They also recognize that, even if months from now the facts bear out their argument, they’d never be able to take back a first round of negative stories and resulting anxiety — or keep that material out of Republican campaign ads.
“Nobody out there knows anything about the medical-loss ratio,” said Sen. Chris Murphy (D-Conn.), who’s become the Senate point man for Obamacare rapid response, leading efforts to get Democrats to match Republicans in floor speeches and social media campaigns with supportive efforts of their own.
But “if the premium increase is too high, you get your money back. That’s a pretty easy thing to explain.”
That’s where the six-person White House team, with backup from staffers at the Department of Health and Human Services, comes in. “Chance favors the prepared mind” goes the Louis Pasteur quotation that defines their ethos.
For months, the half-dozen White House communications and policy aides have been assembling state-by-state histories of health insurance rates before the Affordable Care Act was implemented, the drop-offs between initial rate proposals and final rates, and an analysis of the law’s effects and projections for 2015 — all condensed to fit on a two-page background and talking points document tailored for each state.
Then they wait, closely tracking developments in the states in order to be ready to pounce when rates are announced.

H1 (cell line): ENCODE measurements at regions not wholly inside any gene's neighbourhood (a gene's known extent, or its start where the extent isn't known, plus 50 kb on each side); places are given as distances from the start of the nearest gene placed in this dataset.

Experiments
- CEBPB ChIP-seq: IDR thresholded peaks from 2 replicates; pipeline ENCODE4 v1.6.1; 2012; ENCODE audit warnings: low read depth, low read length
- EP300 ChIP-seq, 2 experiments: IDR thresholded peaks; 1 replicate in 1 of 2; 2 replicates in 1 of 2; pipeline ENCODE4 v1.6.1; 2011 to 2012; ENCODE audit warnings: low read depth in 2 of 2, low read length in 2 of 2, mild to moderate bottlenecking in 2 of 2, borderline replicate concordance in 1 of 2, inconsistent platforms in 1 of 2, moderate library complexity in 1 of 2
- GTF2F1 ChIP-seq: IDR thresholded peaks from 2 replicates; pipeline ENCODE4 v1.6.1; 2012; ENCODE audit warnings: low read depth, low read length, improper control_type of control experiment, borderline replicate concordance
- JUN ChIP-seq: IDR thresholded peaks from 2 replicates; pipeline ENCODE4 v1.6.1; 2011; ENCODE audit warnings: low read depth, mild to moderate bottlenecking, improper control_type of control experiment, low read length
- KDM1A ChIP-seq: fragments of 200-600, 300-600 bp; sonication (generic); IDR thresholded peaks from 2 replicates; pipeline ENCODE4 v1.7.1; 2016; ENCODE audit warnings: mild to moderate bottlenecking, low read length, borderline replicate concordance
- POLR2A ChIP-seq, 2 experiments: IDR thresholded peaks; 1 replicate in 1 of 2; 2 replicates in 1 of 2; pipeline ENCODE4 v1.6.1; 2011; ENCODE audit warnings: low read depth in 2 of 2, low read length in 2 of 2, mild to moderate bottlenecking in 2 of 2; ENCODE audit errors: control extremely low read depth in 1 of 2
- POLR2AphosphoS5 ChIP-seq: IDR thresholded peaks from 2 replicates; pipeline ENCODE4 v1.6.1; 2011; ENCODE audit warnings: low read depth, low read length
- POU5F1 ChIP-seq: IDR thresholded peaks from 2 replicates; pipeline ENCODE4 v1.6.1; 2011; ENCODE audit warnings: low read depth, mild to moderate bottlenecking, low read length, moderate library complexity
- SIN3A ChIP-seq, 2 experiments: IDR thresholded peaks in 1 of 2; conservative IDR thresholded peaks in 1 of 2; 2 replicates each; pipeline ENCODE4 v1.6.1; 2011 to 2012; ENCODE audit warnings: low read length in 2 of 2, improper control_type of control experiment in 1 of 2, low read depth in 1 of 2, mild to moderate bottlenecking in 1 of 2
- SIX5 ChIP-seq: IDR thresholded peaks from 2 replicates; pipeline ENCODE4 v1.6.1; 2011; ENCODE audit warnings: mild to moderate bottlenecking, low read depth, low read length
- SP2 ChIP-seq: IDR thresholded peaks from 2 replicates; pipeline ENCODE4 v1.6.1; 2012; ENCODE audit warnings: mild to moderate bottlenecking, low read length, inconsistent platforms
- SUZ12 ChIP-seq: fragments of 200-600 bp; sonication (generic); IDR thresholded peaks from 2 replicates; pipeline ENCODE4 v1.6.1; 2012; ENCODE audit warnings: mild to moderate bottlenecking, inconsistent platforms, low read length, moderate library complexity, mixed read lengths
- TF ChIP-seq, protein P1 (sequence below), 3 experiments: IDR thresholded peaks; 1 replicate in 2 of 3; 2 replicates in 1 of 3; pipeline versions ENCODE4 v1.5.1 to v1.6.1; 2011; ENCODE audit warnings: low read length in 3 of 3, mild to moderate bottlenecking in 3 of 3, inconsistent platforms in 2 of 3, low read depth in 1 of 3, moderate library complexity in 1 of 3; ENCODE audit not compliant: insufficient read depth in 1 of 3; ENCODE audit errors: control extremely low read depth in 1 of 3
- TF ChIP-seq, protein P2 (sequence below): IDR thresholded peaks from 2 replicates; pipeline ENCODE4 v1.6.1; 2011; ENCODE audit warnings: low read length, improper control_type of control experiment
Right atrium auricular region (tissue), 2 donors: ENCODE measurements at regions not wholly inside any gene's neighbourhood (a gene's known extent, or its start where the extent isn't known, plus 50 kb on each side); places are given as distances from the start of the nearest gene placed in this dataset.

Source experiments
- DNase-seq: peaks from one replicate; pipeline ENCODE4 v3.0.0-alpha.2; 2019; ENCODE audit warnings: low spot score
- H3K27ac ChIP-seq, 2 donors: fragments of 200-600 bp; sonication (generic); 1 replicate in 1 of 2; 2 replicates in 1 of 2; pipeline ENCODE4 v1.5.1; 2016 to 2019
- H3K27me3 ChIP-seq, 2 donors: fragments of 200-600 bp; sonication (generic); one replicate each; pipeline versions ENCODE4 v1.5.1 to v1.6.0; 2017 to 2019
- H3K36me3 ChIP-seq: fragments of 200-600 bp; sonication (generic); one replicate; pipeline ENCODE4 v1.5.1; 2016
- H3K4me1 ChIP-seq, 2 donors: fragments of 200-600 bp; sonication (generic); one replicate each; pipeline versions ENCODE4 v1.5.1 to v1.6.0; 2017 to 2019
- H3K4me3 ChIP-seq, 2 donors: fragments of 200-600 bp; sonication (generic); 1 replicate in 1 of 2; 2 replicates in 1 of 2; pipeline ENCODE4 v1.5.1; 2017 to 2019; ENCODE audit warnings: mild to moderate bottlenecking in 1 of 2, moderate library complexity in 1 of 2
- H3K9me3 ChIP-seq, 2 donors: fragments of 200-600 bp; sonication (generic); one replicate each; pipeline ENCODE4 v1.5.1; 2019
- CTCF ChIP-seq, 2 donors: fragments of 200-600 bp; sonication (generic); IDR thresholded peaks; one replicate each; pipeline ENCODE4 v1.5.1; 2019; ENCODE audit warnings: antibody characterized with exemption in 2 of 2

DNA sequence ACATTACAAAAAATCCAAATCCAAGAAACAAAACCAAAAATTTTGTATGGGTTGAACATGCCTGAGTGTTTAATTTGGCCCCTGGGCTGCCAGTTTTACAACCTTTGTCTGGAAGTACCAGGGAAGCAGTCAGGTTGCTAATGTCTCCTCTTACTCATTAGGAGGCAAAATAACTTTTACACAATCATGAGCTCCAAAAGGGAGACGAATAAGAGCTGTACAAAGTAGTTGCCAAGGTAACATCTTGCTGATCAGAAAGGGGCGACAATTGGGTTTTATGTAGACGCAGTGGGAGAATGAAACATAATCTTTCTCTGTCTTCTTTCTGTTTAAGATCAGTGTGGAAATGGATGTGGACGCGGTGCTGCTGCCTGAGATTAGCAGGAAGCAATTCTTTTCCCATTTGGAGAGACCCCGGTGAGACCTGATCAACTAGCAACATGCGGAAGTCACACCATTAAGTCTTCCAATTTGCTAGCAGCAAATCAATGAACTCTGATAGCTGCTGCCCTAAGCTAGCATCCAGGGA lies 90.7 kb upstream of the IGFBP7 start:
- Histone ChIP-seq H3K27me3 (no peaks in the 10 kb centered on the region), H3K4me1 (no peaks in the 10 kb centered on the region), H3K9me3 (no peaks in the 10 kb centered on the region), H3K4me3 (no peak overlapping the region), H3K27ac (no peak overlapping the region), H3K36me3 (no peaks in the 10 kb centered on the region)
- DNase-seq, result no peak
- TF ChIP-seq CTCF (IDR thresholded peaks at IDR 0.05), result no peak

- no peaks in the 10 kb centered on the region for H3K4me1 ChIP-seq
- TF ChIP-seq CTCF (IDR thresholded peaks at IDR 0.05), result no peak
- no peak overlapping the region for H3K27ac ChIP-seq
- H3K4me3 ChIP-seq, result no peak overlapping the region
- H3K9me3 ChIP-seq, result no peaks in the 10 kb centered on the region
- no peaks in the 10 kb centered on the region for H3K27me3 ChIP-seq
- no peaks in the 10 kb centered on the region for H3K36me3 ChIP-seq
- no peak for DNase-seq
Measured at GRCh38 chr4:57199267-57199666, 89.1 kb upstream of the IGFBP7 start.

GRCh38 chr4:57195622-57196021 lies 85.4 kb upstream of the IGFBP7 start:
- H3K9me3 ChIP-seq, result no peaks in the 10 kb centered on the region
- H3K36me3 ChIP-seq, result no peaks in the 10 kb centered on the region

When they see a state preparing to announce premium proposals, McGuinness emails Reid’s and Pelosi’s offices, who then connect her team with the chiefs of staff and press aides for every Democrat in the state’s congressional delegation. They put together policy and communications briefings for the members’ staffs, and occasionally the members themselves.
“The amount of misinformation out there can be overwhelming, so you have to make sure that members have the historical trends, they have the new information in a straightforward way,” said Drew Hammill, Pelosi’s communications director and one of the White House’s primary points of contact on the effort, who said lawmakers had often been confused and overwhelmed by the state data in the past. “It’s setting the proper context that’s so crucial here.”
Often, White House officials leave wrangling the local press to the offices that know state reporters best. But occasionally — in Ohio, for example, where there’s a major market, and a major opponent in Republican Lt. Gov. Mary Taylor — they will step in directly to help.
“Regardless of what they want to say or the rhetoric they want to use, in Ohio, consumers are paying more,” said Taylor, who oversees her state’s insurance department. “The facts are what the facts are. And the facts are that Obamacare is making things more expensive in Ohio.”
Taylor’s been leading the charge against Obamacare for years and hasn’t let up, still citing a predictive study from the consulting firm Milliman done last year because she says it has continued to track with the actual increases in rates to date. There are two more companies offering insurance in Ohio for 2015 than there were for 2014, but she says that this doesn’t account for an overall drop in competition and costs going up as a result of mandates.